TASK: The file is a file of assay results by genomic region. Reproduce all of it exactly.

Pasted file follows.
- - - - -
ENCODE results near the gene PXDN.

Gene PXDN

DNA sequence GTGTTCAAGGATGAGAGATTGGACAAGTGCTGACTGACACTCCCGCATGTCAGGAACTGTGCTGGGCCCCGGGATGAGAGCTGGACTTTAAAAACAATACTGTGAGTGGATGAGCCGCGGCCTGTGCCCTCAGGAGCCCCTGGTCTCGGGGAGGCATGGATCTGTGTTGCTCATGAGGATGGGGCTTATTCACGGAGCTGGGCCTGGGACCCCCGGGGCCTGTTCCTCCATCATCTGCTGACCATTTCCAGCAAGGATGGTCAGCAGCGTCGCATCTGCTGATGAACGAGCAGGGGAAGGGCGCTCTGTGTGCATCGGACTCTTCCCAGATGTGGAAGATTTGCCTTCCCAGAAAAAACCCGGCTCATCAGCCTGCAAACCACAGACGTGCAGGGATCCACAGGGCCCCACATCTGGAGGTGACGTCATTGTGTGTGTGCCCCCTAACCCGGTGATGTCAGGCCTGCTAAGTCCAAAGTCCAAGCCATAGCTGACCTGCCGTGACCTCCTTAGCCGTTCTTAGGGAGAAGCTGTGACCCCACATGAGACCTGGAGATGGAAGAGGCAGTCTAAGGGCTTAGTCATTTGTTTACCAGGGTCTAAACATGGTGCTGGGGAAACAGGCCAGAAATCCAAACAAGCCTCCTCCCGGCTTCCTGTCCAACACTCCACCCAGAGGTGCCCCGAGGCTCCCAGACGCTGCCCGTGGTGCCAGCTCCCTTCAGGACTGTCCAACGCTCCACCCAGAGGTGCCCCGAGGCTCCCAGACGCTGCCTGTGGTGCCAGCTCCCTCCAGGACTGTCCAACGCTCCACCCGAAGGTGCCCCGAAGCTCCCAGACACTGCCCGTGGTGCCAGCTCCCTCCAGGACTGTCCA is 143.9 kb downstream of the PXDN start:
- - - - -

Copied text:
ENCODE results near the gene PXDN.

Gene PXDN

DNA sequence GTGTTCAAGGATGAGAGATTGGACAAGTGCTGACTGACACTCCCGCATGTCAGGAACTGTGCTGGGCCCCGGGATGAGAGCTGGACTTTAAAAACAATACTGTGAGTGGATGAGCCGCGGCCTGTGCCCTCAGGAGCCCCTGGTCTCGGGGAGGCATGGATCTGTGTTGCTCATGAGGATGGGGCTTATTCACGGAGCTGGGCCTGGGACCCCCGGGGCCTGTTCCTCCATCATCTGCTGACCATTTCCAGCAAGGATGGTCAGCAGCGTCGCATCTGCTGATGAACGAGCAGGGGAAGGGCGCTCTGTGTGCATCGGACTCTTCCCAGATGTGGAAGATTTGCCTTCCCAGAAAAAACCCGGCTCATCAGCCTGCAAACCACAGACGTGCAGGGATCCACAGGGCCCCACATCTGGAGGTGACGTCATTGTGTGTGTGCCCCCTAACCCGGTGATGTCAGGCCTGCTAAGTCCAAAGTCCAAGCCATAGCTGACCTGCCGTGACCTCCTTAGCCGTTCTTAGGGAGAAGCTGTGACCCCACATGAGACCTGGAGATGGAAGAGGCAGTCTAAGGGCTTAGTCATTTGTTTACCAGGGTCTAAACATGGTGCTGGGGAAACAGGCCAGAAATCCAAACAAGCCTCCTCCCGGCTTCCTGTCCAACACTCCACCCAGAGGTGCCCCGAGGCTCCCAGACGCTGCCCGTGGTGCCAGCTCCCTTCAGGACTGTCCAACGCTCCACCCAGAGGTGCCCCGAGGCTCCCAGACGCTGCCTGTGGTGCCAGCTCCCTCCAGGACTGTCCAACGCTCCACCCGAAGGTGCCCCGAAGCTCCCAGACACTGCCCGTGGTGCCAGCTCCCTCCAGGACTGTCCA is 143.9 kb downstream of the PXDN start: